this.audience = prop.getProperty("okta.oauth.audience");
29
        this.connectionTimeoutSeconds = Long.parseLong(prop.getProperty("okta.oauth.connectionTimeoutSeconds"));
30
        this.readTimeoutSeconds = Long.parseLong(prop.getProperty("okta.oauth.readTimeoutSeconds"));
31
    }
32
}



LambdaInput.java is even simpler. It has one string property named input. We are using this because AWS Lambda requires input and output to be JSON (unless you use the RequestStreamHandler, which allows you to deal with the input and output streams directly) and because Gson, our JSON parser, parses input JSON directly into Java object instances.

The file below really only needs the public String input property, the toString() is just handy for debugging but totally unnecessary.

src/main/java/com/okta/serverless/awslambda/LambdaInput.java

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package com.okta.serverless.awslambda;
2
 
          
3
public class LambdaInput {
4
 
          
5
    public String input = "";
6
 
          
7
    @Override
8
    public String toString() {
9
        return "LambdaInput{input='" + input + "'}";
10
    }
11
}



The last class, where all the action is, is Handler.java. It contains one method, handleRequest(), which is the method executed by the AWS Lambda service. Notice that the class uses two AWS-specific classes for input and output: APIGatewayProxyRequestEvent and APIGatewayProxyResponseEvent. The AWS API Gateway, which is what you’ll use to expose the lambda to the world, is very picky about the format of the event objects it sends and receives. Using these predefined classes saves a lot of headaches.

The flow of the code if pretty simple. In the constructor, the Config class and the JWT verifier are initialized. Notice the line showing you how to get the logger from the context.

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LambdaLogger logger = context.getLogger();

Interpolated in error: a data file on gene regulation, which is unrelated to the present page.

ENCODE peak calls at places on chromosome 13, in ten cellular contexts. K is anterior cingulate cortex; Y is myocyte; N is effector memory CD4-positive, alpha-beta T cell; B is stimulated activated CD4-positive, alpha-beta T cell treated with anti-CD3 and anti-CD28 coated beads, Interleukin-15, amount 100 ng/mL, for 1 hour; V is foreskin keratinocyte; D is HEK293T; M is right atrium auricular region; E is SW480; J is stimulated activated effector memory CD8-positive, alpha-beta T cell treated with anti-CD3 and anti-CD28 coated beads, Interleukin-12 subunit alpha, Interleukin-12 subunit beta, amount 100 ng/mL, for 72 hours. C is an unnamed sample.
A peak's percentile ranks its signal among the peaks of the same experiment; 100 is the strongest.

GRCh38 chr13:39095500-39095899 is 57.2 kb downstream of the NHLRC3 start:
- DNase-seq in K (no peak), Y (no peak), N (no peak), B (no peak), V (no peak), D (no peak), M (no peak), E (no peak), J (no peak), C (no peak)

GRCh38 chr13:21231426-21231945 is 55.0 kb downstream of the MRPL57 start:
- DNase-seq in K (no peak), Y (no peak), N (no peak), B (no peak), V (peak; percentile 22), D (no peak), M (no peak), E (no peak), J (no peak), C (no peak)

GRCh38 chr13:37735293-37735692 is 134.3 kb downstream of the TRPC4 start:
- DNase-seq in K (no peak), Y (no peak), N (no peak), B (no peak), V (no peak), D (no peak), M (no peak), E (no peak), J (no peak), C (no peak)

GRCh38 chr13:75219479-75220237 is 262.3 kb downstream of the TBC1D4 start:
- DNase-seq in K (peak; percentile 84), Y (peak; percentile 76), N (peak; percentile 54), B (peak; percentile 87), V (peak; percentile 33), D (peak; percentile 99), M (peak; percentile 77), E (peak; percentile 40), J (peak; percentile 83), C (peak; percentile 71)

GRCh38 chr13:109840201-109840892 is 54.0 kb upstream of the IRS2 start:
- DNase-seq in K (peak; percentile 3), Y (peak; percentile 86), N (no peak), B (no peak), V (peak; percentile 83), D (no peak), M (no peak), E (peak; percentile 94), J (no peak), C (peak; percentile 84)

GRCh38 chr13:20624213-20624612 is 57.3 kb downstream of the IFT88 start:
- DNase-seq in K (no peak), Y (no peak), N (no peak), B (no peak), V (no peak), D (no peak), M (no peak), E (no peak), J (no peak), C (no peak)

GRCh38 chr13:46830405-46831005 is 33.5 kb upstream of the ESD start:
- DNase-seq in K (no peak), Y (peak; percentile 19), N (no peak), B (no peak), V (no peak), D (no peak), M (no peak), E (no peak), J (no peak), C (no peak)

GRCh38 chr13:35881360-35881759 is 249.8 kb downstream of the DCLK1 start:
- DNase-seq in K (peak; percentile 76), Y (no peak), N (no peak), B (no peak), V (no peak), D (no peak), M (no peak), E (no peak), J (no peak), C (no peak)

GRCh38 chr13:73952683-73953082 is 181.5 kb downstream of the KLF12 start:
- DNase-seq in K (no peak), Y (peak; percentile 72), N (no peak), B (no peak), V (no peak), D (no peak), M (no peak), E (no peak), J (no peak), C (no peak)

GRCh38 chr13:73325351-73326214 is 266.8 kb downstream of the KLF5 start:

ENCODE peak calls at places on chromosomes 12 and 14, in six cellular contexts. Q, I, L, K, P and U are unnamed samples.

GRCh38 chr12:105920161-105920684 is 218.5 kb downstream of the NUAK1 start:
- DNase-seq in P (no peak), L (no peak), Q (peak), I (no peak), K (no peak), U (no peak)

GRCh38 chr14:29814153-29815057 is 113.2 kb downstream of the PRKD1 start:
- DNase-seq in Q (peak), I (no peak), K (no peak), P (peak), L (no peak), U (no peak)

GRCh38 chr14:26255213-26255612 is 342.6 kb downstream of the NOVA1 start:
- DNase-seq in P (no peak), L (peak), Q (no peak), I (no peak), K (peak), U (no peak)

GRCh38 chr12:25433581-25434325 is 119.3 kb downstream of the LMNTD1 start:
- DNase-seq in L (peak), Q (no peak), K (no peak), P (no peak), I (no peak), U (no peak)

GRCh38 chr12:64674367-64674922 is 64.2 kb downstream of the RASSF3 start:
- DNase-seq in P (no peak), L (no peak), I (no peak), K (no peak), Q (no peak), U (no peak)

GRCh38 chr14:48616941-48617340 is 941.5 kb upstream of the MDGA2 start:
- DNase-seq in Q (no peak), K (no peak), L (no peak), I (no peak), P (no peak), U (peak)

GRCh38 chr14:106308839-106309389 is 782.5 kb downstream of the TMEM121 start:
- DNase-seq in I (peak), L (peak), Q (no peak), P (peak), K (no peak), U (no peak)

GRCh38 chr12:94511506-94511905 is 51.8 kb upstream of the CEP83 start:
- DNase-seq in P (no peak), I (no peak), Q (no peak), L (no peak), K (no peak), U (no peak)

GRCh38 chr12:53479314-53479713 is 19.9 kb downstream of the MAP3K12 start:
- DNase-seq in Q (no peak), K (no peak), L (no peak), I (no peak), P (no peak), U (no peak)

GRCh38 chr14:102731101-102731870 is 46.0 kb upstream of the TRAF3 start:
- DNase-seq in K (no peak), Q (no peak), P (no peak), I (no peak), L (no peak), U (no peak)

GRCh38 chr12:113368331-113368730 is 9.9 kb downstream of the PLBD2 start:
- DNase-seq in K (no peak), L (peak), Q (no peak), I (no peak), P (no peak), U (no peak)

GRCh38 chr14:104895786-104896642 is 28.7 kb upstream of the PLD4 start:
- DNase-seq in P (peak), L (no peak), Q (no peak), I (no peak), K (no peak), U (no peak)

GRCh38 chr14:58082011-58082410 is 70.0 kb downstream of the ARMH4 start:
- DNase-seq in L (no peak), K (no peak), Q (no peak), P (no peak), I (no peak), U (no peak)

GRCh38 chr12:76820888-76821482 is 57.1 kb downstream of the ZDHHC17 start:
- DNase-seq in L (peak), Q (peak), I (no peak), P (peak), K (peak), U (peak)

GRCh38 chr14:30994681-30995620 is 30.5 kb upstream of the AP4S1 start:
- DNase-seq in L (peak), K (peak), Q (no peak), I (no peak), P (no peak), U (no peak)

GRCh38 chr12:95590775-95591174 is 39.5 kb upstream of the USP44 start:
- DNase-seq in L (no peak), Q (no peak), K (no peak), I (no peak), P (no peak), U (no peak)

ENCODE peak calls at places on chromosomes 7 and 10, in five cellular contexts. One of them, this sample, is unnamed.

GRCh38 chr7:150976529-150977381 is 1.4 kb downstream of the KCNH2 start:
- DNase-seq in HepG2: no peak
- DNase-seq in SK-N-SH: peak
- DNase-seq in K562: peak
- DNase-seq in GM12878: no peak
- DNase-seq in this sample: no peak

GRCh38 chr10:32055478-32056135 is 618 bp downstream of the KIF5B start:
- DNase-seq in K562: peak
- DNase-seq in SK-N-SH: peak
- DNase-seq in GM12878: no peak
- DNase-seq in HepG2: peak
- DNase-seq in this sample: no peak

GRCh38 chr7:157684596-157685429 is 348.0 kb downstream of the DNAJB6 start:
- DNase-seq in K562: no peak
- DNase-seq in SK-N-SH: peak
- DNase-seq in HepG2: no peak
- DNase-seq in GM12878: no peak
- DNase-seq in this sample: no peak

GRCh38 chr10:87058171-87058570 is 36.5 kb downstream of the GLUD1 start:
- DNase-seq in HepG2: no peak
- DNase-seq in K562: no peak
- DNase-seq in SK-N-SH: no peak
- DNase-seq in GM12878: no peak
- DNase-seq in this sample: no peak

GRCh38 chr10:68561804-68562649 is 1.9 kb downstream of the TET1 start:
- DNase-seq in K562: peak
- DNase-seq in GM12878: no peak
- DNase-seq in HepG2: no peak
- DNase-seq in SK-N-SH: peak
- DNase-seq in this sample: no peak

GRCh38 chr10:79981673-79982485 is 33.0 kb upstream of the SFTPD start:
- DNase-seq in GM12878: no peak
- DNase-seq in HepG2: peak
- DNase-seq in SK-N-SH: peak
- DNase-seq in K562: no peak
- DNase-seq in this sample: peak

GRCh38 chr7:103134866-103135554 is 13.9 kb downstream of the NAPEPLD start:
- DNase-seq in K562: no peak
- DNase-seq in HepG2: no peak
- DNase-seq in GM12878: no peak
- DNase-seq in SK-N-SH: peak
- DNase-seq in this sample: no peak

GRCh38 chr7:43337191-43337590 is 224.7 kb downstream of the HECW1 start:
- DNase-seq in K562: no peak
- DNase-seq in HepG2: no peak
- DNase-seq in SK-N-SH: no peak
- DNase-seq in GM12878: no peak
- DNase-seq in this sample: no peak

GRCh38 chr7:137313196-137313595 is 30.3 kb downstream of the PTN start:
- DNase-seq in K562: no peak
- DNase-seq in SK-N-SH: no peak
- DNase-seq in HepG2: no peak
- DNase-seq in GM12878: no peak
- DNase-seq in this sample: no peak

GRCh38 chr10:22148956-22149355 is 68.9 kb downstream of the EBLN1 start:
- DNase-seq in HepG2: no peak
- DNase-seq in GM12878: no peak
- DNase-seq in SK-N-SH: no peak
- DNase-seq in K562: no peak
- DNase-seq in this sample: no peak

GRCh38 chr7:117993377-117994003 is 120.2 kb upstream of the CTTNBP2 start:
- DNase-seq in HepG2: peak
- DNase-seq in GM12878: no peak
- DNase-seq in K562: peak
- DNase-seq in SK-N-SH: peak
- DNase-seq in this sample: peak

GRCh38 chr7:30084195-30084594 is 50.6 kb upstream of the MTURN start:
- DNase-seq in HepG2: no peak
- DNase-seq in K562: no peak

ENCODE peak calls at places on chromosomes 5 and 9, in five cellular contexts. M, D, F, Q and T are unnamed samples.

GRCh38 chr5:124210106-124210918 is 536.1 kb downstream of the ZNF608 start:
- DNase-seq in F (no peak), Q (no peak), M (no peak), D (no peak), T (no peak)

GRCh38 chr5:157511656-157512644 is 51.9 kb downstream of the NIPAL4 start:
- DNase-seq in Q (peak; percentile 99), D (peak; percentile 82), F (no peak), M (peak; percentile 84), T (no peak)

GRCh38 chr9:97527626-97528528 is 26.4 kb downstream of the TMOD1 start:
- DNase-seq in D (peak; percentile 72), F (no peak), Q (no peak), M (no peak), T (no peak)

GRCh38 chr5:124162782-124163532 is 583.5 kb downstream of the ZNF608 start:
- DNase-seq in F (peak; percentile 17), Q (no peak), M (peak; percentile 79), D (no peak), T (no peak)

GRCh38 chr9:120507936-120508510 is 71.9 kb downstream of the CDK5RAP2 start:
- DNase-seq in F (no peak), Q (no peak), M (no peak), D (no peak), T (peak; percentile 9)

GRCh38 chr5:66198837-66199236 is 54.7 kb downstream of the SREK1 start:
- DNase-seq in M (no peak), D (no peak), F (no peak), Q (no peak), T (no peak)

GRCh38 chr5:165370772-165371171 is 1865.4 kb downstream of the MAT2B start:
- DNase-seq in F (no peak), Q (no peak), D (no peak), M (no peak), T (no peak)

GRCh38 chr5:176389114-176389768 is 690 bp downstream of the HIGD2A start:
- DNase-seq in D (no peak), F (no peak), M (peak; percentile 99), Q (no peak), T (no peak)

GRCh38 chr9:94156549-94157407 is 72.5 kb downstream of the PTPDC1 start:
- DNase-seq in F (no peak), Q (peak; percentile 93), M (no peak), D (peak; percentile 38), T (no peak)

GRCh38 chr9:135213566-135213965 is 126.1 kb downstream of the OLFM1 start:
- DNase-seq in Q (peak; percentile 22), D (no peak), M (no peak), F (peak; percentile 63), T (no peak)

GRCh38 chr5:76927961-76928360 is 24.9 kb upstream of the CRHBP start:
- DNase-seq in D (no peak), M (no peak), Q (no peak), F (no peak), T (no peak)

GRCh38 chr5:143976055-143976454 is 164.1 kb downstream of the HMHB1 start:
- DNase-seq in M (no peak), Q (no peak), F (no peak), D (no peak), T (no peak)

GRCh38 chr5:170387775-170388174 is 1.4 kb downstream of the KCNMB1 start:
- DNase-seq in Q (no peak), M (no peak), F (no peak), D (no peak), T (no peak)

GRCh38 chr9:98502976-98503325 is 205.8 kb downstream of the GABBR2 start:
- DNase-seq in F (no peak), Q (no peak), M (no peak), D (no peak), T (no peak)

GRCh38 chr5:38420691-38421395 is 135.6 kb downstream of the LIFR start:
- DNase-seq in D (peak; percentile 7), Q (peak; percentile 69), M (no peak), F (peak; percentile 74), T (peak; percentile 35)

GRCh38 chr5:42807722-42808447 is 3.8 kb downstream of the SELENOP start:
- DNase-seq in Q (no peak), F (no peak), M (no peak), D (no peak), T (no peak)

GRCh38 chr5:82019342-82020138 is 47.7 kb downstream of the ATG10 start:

2
 
          



These log events show up in the CloudWatch logs and can be helpful debugging.

The general flow of the code is:

  1. Get the request body
  2. Use Gson to parse the request body to the LambdaInput object
  3. Get the Authorization header and remove the Bearer :  part of the header to extract the token
  4. Verify the JWT using the Okta JWT Verifier
  5. Strip all whitespace from the input string
  6. Populate the APIGatewayProxyResponseEvent object
  7. Return the response

The code handles two exceptions: a JSON parsing exception and a JWT verification exception.


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package com.okta.serverless.awslambda;
2
 
          
3
...
4
 
          
5
public class Handler implements RequestHandler<APIGatewayProxyRequestEvent, APIGatewayProxyResponseEvent> {
6
 
          
7
    // Parse and create JSON
8
    Gson gson = new GsonBuilder().create();
9
    // OAuth configuration properties
10
    Config config;
11
    // Okta token verifier
12
    AccessTokenVerifier jwtVerifier;
13
 
          
14
    public Handler() throws IOException {
15
        // Get our config properties
16
        this.config = new Config();
17
        // Initialize the Okta JWT verifier
18
        this.jwtVerifier = JwtVerifiers.accessTokenVerifierBuilder()
19
                .setIssuer(this.config.issuer)
20
                .setAudience(this.config.audience) // defaults to 'api://default'
21
                .setConnectionTimeout(Duration.ofSeconds(this.config.connectionTimeoutSeconds)) // defaults to 1s
22
                .setReadTimeout(Duration.ofSeconds(this.config.readTimeoutSeconds)) // defaults to 1s
23
                .build();
24
    }
25
 
          
26
    // Request method called by AWS Lambda service
27
    public APIGatewayProxyResponseEvent handleRequest(APIGatewayProxyRequestEvent request, Context context)
28
    {
29
 
          
30
        // Create the response object (AWS is picky about the response format, so using their event
31
        // objects is helfpul)
32
        APIGatewayProxyResponseEvent apiGatewayProxyResponseEvent = new APIGatewayProxyResponseEvent();
33
 
          
34
        try {
35
 
          
36
            // Get the logger from the context
37
            LambdaLogger logger = context.getLogger();
38
 
          
39
            // Get the response body
40
            String body = request.getBody();
41
 
          
42
            // Log the body--'cause, hey, we went through the trouble of getting the logger